Monday, November 30, 1998 Published at 00:15 GMT
NHS accused of failing MS patients
GPs are left to treat most multiple sclerosis patients
The NHS is failing people with multiple sclerosis even though it is the most common neurological disease affecting young adults, experts have claimed.
A survey of health authorities by the Association for Quality in Health Care, has found that nearly half of those who responded have no contracts at all for diagnostic, treatment or rehabilitation services for MS.
Research by the MS Society has also found that one in three patients have their health managed only by their GP, not a neurologist.
Many patients are not referred to other specialists to deal with common symptoms like pain and incontinence.
The MS Society survey also found that two thirds of neurology centres do not specify the services that should be available for MS patients.
The latest findings come on top of a long running controversy about the availability of the MS drug interferon beta.
Many health authorities refuse to fund NHS prescription of the drug on cost grounds, even though recent research has shown that it can significantly improve the quality of life of MS sufferers.
Fifteen of the country's leading neurologists have signed a statement urging the government to improve the quality of life of people with MS and their families.
The statement reads: "We believe that the NHS has failed to respond adequately to the needs of people with MS and that services for them, with some shining exceptions, are seriously deficient in most parts of the country."
Mr Corbett said he wanted a full debate in the House of Commons.
"These figures are appalling. People with MS have many health and social care needs the NHS is conspicuously failing to provide," he said.
The MS Society's Chief Executive Peter Cardy said: "The research confirms our worst fears about the lack of proper care for people with MS.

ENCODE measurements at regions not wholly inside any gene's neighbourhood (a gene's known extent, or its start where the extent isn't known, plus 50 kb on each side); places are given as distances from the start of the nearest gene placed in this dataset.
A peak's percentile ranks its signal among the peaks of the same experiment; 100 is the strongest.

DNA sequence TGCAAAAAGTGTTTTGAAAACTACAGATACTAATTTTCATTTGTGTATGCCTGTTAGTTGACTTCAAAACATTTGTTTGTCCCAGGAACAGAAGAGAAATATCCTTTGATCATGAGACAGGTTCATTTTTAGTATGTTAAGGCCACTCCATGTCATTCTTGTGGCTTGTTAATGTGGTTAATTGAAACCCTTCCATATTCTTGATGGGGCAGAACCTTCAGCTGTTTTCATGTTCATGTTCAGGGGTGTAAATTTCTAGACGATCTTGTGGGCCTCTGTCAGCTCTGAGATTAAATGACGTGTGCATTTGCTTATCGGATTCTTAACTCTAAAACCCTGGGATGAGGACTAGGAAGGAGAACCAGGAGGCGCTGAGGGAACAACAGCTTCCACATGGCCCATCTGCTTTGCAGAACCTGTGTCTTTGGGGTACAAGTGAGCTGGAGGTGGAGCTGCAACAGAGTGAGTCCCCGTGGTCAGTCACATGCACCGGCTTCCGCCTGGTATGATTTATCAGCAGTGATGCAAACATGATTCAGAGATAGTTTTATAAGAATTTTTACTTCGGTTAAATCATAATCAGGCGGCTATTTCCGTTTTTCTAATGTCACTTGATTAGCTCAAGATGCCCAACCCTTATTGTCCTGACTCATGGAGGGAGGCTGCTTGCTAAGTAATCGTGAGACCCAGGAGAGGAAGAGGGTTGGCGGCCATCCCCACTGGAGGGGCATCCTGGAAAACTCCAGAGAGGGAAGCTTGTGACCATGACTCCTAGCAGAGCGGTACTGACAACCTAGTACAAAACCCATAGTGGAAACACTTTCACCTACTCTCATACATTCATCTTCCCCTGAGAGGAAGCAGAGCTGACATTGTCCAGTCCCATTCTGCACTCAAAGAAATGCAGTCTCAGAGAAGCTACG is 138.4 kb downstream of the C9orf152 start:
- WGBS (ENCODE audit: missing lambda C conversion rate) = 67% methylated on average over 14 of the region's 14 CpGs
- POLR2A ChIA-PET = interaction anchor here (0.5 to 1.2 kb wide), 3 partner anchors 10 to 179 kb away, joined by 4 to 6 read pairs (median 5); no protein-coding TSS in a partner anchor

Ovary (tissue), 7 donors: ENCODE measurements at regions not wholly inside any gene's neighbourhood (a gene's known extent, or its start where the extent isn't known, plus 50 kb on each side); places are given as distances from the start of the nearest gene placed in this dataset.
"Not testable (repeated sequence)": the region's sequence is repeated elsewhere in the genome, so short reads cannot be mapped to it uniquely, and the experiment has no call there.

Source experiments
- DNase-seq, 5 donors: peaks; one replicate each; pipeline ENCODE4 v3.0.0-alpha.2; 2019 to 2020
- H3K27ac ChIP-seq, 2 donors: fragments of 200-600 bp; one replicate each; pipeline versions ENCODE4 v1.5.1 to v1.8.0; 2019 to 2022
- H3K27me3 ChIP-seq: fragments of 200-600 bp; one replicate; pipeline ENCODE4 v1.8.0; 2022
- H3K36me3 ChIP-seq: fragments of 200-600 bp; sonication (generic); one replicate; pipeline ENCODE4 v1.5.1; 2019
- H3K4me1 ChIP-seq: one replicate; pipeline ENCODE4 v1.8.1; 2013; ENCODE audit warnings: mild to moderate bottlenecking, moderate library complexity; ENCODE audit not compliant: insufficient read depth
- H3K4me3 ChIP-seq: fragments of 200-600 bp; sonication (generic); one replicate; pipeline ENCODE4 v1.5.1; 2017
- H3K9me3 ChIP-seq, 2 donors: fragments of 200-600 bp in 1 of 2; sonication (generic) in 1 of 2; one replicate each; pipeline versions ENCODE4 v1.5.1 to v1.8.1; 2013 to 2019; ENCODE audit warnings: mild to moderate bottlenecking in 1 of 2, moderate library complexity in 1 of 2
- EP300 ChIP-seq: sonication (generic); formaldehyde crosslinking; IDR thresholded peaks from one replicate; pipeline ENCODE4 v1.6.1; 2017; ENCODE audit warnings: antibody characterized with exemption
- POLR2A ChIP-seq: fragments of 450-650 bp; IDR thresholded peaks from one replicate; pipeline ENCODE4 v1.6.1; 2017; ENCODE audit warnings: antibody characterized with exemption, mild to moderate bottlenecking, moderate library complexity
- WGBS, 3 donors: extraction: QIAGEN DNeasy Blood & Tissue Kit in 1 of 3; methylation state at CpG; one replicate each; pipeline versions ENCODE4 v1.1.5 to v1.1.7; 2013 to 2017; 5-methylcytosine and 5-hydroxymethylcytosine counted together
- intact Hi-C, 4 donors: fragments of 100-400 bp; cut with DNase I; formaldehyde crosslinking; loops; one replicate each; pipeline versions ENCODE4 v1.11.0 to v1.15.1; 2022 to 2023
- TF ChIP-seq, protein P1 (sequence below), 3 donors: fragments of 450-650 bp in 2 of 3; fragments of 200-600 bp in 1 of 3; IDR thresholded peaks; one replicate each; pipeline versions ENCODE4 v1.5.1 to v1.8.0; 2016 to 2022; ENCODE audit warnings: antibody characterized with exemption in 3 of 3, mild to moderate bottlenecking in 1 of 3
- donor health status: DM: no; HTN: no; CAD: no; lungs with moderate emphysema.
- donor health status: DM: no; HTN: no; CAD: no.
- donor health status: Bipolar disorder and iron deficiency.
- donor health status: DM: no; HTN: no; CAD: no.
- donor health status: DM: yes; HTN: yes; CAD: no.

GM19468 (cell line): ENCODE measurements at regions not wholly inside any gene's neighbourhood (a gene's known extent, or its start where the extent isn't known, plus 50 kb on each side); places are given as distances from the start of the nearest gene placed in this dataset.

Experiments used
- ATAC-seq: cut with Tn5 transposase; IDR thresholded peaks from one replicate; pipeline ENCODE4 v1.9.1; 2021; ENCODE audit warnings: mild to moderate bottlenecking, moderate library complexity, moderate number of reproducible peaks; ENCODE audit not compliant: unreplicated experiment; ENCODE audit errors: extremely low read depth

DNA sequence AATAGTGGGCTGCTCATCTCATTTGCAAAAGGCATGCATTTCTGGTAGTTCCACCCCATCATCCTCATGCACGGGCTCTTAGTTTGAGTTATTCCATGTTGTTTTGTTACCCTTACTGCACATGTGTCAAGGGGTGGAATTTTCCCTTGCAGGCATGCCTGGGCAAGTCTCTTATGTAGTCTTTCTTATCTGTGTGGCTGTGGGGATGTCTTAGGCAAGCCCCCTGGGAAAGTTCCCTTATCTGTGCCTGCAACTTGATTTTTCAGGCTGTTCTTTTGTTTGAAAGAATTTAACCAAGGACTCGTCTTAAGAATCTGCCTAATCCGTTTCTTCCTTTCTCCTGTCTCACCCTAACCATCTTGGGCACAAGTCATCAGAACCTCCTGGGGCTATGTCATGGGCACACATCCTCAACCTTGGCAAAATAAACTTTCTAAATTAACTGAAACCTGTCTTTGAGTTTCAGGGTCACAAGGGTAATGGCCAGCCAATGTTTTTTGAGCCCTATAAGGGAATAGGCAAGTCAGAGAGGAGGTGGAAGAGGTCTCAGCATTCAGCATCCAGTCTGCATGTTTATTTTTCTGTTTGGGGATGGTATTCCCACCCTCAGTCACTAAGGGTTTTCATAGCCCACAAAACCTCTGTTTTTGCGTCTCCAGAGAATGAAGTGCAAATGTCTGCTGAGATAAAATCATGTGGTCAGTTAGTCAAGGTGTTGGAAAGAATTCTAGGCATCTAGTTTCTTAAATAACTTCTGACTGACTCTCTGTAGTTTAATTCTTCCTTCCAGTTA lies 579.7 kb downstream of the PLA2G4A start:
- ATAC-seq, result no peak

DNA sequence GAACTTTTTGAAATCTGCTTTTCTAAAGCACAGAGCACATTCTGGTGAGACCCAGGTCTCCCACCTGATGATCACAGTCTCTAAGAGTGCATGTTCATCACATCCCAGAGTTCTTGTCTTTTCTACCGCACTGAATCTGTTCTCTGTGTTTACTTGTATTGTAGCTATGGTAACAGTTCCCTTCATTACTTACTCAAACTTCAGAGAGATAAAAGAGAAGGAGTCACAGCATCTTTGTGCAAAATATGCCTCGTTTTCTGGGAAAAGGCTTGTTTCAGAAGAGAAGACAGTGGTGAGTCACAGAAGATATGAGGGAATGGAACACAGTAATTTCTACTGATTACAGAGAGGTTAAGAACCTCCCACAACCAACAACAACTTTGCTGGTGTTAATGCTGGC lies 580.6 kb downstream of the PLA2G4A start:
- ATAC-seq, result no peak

"We are not blaming GPs. Most will only see a handful of MS patients during a working lifetime.
"They cannot be expected to have knowledge in depth of such a complex illness.
"They can also be reluctant to refer patients to specialists they know are over-stretched."
Mr Cardy said the lack of proper specialist service for MS patients placed an "enormous burden" on both GPs and social services.
"The problem will not be resolved until the government sets national standards of care which provide easy access for all people with MS to an integrated service of symptom and care management," he said.
Mr Cardy said the MS Society and the National Hospital for Neurology had already developed and published standards of service to which people with MS should be entitled.
These included prompt and sensitive diagnosis, multi-disciplinary care and access to new drug treatments.
MS affects 85,000 young adults in the UK.
As a result, the myelin sheath coating nerves in the brain and spinal cord is destroyed by mistake.
Transmission between nerve cells slows down and becomes irregular, leading to loss of balance, reduced vision and bouts of localised paralysis.
Eventually, patients may become totally paralysed and wheelchair-bound.
Relapsing-remitting MS patients initially experience one or more bouts of illness, followed by complete or partial recovery. Patients are clinically stable between relapses.
Progressive MS patients become gradually more disabled.
Secondary-progressive MS patients start out with the relapsing-remitting form of the disease, but then experience gradual progression of disability.